As an example of how subtle but important this can be: Imagine you're talking to the Emperor's engineer. He tells you that he needs a left-handed sprongwhacker in order to build a machine to drive back the Infernals. You go and retrieve a left-handed sprongwhacker and give it to him. He says, "hey, thanks! Here, have some platemail." Received: [Platemail of the Emperor].

Now imagine a different quest. You're talking to a mechanic in a village. He says, "oh man, I'd totally make you a set of platemail, but I'll need a left-handed sprongwhacker. I used my last one yesterday!" You go and retrieve a left-handed sprongwhacker and give it to him. He says, "fantastic! Here's that platemail you wanted." Received: [Sprongwhacker-Imbued Platemail].

Which of these feels more personal? Well, the second one does by a long shot! You did something, not because a guy told you that you should, but because you wanted to. And your reward is a permanent badge of honor. You found that sprongwhacker, and this is the platemail that proves it! Whereas in the first place, you just got some random platemail. In fact, pretty much every piece of armor you find in a modern MMO is random. Every once in a while, a quest will offer a reward, but it's rarely thematically appropriate and never mentioned in the quest text. There is exactly one difference between a quest that offers equipment as a reward and a quest that doesn't: the quest that offers equipment says "you can choose one of these pieces of equipment as a reward".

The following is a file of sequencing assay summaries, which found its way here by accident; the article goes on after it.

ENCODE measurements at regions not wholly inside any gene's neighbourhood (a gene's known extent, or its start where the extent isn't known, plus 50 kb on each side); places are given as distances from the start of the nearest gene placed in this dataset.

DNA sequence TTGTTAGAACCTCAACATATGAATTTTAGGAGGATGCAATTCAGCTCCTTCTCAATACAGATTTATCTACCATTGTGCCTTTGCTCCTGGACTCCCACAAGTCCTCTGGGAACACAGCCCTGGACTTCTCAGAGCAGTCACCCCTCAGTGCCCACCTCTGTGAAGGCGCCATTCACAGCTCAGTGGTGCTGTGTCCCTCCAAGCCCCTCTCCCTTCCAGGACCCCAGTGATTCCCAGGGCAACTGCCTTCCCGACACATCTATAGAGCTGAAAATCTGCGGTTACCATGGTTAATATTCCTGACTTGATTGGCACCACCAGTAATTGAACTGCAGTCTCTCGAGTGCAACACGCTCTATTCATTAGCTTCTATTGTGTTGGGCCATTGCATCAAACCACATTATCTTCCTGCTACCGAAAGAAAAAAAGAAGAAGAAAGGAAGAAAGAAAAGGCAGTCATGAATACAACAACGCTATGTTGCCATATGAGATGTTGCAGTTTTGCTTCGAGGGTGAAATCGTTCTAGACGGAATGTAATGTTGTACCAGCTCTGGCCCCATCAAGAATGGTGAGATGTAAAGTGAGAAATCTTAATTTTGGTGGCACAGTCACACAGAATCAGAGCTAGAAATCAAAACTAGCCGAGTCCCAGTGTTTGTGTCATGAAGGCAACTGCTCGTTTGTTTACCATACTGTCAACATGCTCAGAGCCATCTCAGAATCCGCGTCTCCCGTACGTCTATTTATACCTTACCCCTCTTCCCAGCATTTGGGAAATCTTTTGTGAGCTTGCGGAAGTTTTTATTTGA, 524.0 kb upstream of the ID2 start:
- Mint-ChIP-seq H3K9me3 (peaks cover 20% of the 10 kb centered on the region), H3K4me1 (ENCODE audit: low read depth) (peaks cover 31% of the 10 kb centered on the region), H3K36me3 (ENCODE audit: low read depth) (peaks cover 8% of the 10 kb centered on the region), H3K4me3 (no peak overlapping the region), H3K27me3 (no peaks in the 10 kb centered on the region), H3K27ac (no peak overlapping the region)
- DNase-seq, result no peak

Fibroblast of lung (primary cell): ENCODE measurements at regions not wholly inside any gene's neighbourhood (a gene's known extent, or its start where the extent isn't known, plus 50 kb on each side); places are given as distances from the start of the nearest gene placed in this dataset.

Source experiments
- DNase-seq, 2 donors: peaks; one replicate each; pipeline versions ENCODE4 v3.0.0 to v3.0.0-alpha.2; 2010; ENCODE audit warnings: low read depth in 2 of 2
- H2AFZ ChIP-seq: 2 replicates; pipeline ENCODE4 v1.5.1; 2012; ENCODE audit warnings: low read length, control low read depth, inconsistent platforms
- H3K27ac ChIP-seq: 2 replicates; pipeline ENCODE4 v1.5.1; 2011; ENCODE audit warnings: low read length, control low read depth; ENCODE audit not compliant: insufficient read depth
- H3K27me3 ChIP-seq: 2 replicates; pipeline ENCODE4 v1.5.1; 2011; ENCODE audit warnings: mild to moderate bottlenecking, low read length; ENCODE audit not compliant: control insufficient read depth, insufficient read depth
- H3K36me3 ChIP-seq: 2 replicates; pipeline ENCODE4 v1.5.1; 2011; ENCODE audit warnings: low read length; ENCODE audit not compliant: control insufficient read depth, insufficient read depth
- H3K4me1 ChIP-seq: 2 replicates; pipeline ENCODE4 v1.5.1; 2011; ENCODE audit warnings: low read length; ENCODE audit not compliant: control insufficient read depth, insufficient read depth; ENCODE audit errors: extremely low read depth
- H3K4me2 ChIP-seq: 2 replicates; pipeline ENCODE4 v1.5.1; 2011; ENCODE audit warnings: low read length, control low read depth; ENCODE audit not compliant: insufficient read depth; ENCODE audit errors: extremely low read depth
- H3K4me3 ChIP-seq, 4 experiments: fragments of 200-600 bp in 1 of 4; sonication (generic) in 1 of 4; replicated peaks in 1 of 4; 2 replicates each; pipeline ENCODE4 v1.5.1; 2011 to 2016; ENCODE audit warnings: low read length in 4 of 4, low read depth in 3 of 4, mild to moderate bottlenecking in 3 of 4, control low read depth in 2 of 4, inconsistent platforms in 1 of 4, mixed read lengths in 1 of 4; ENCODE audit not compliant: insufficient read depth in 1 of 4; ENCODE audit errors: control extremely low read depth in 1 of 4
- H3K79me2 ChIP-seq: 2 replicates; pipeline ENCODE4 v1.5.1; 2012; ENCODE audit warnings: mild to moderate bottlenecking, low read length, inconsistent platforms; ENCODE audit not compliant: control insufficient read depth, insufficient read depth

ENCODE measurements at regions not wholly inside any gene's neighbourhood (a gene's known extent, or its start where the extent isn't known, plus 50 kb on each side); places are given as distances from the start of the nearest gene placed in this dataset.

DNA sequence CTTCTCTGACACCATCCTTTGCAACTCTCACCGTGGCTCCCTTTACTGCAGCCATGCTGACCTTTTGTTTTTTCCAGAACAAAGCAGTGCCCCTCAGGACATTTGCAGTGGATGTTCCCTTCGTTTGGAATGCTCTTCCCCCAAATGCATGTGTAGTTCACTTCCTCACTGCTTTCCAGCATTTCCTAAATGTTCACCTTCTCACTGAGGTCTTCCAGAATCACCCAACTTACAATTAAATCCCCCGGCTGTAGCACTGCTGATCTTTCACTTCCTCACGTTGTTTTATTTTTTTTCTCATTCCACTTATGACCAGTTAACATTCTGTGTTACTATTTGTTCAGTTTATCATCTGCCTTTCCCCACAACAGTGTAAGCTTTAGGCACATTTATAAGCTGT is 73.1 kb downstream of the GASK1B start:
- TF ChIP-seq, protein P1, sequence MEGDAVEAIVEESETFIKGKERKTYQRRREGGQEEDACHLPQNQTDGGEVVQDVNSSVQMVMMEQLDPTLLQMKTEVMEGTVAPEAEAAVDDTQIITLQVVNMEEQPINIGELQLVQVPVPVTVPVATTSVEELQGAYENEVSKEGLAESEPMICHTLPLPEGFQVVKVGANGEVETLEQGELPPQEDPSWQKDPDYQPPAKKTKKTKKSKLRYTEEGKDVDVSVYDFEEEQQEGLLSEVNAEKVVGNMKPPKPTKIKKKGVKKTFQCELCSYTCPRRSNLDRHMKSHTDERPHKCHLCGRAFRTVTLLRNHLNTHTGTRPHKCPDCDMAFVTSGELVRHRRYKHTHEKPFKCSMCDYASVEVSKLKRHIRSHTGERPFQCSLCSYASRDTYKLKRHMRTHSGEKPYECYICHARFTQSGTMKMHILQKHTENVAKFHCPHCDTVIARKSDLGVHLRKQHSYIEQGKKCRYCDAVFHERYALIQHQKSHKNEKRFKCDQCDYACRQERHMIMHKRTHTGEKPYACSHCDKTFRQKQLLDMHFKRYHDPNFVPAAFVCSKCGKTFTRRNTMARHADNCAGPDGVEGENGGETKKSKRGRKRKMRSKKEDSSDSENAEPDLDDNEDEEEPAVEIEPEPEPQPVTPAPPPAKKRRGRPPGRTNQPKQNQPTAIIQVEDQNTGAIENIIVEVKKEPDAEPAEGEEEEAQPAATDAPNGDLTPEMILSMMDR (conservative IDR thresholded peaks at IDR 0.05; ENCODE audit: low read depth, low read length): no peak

I think this is a problem. I want to feel like I earned that equipment, and I want to feel like the person giving me the equipment has noticed that I am worthy of a new shiny piece of armor. As it is, there isn't even acknowledgement that you've gotten equipment. It feels like a perfectly mechanical side effect of pushing the "complete quest" button.

The fundamental problem is that MMOs are trying to design their questlines like they're movies. Movies have it easy: they can tell you who the most important people in the movie are. They can focus on one character and now it's important, or they can give backstory with sad music and now you know the other character's important. But with games, we already know who the most important person in the game is. It's you. It's the player. It always will be the player. And that means that every event, every plot point, has to interact with the player, not a bunch of other characters that the designers are dancing across the screen in the hopes that you'll get entangled with their plot.